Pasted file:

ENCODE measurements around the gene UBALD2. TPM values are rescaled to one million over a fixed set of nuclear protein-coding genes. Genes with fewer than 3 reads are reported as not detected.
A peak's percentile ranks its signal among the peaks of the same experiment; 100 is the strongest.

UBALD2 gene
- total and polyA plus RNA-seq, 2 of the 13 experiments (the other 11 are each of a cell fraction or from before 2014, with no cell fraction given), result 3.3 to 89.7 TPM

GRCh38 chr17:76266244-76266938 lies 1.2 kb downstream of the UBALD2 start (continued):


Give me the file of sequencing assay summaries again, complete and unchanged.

ENCODE measurements around the gene UBALD2. TPM values are rescaled to one million over a fixed set of nuclear protein-coding genes. Genes with fewer than 3 reads are reported as not detected.
A peak's percentile ranks its signal among the peaks of the same experiment; 100 is the strongest.

UBALD2 gene
- total and polyA plus RNA-seq, 2 of the 13 experiments (the other 11 are each of a cell fraction or from before 2014, with no cell fraction given), result 3.3 to 89.7 TPM

GRCh38 chr17:76266244-76266938 lies 1.2 kb downstream of the UBALD2 start (continued):